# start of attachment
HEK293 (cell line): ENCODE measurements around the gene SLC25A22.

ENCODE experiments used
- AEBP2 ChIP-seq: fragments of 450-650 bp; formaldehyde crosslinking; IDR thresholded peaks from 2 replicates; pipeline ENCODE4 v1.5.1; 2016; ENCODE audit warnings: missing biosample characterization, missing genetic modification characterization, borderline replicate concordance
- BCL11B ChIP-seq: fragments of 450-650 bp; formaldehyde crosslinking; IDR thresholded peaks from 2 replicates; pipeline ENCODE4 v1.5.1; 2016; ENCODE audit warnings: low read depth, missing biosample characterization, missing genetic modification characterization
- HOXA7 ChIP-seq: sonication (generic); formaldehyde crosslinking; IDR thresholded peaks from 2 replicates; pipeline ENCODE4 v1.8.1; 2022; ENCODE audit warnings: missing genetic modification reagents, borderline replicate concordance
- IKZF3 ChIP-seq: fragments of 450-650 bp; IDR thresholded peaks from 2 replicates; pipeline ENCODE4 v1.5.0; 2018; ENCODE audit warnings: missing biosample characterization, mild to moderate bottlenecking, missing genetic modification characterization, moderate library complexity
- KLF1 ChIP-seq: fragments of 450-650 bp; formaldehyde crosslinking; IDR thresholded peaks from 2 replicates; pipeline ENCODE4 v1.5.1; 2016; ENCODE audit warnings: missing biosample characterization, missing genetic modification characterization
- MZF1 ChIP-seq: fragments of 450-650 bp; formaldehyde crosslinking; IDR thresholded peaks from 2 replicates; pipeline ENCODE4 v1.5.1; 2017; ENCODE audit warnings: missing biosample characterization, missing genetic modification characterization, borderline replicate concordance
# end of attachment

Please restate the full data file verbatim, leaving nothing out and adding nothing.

HEK293 (cell line): ENCODE measurements around the gene SLC25A22.

ENCODE experiments used
- AEBP2 ChIP-seq: fragments of 450-650 bp; formaldehyde crosslinking; IDR thresholded peaks from 2 replicates; pipeline ENCODE4 v1.5.1; 2016; ENCODE audit warnings: missing biosample characterization, missing genetic modification characterization, borderline replicate concordance
- BCL11B ChIP-seq: fragments of 450-650 bp; formaldehyde crosslinking; IDR thresholded peaks from 2 replicates; pipeline ENCODE4 v1.5.1; 2016; ENCODE audit warnings: low read depth, missing biosample characterization, missing genetic modification characterization
- HOXA7 ChIP-seq: sonication (generic); formaldehyde crosslinking; IDR thresholded peaks from 2 replicates; pipeline ENCODE4 v1.8.1; 2022; ENCODE audit warnings: missing genetic modification reagents, borderline replicate concordance
- IKZF3 ChIP-seq: fragments of 450-650 bp; IDR thresholded peaks from 2 replicates; pipeline ENCODE4 v1.5.0; 2018; ENCODE audit warnings: missing biosample characterization, mild to moderate bottlenecking, missing genetic modification characterization, moderate library complexity
- KLF1 ChIP-seq: fragments of 450-650 bp; formaldehyde crosslinking; IDR thresholded peaks from 2 replicates; pipeline ENCODE4 v1.5.1; 2016; ENCODE audit warnings: missing biosample characterization, missing genetic modification characterization
- MZF1 ChIP-seq: fragments of 450-650 bp; formaldehyde crosslinking; IDR thresholded peaks from 2 replicates; pipeline ENCODE4 v1.5.1; 2017; ENCODE audit warnings: missing biosample characterization, missing genetic modification characterization, borderline replicate concordance